A ‘red flag’ gun law would save lives. Will NC do the right thing this time?

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The Editorial Board
·3 min read
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They’re called “red flag” bills – proposals to confiscate the guns of mentally unstable people – but in North Carolina they end up more like white flag bills.

Lawmakers propose the change, then have to surrender to Republican opposition. Gun rights advocates worry that this sensible – indeed urgent – call to take guns from people who have been deemed a threat to themselves or others would take away firearms without sufficient due process and would encourage further restrictions on the right to bear arms.

Nonetheless, Democrats have decided to persist in calling for North Carolina to adopt a red flag law, just as 19 states and Washington, D.C., have done. Three Democrats, Reps. Marcia Morey of Durham, John Autry, of Charlotte, and Grier Martin, of Wake County, filed House Bill 525 on April 8, the same day President Joe Biden called for new limits on firearms.

Martin concedes that gaining enough Republican support to pass the measure is unlikely – similar bills failed in 2018 and 2019 – but he thinks it is useful to keep pressing an issue that the public supports and Republicans may soon have to acknowledge.

“It’s very important to keep this conversation going,” Martin told the Editorial Board. He said House Bill 525 shows there is a way to protect people without curtailing Second Amendment rights “and this is exactly what it would look like.”

The law would allow a family member, a current or former spouse or partner, law enforcement or a health-care provider to request an extreme risk protection order (ERPO), a court order similar to those issued in domestic violence cases. The ERPO would allow guns to be temporarily confiscated from someone deemed a danger to themselves or others. A court hearing in which all involved parties can participate would determine whether the order is to be lifted or extended.

The wisdom of this process is obvious. The U.S. is awash in guns and shootings ranging from domestic violence to mass shootings represent what Biden called an “epidemic” and “a national embarrassment.”

Recent mass shootings in Atlanta, Boulder, Col., and Rock Hill, S.C., called fresh attention to gun violence. But red flag laws have their greatest effect on more commonplace types of gun violence, domestic violence and suicide, which accounts for the majority of U.S. gun deaths.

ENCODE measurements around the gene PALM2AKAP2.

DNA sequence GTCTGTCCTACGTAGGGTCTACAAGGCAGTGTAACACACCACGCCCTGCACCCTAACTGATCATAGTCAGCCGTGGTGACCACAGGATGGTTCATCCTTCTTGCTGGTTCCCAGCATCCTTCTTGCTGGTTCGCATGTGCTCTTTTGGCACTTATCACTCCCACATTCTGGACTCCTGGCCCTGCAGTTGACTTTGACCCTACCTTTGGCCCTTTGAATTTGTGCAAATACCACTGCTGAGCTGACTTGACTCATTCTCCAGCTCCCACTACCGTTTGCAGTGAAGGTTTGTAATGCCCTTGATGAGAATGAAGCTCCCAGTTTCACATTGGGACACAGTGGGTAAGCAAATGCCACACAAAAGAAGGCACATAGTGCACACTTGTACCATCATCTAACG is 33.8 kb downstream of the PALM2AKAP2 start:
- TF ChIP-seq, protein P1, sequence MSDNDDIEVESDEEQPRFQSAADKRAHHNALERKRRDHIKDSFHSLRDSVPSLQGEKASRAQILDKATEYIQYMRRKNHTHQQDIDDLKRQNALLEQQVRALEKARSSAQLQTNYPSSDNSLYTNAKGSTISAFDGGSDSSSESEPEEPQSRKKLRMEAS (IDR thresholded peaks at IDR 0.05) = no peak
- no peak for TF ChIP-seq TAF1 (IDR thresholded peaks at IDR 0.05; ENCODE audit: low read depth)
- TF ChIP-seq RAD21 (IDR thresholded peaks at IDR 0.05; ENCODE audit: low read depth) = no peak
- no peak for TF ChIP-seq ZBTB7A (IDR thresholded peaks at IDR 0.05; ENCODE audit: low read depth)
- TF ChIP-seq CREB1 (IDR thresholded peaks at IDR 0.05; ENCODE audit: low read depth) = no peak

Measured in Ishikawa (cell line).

Jeffrey Swanson, a Duke University sociologist and professor in psychiatry and behavioral sciences, said in a 2019 Washington Post op-ed that while mass shootings spark calls for red flag laws, the laws once put into practice are most often applied to people who are thought to be suicidal.

The professor wrote that taking away guns can have a significant effect on suicide deaths.

“People who try to end their lives by other means usually survive; if they use a gun, there is almost never a second chance,” Swanson wrote. “This is why a mere shift in the distribution of suicide methods — away from guns to more survivable means — could save many lives.”

While rare, he added, a red-flag intervention involving a suicidal person might also stop someone who is planning a mass shooting.

This session House Bill 525 may not make it into law. But the Democrats sense that a breakthrough will come. Martin said the “intractable logjam” blocking modest gun safety measures may give way quickly, similar to the change on the once polarizing issue of same-sex marriage. “The public seems to be getting closer and closer on that sort of shift on safety,” he said.

There’s every reason to think North Carolinians would be better off if family members, police and the courts had more authority to intervene when people with guns appear to be an immediate danger to themselves or others.

Republicans in other states have supported red flag laws. North Carolina Republicans should, too.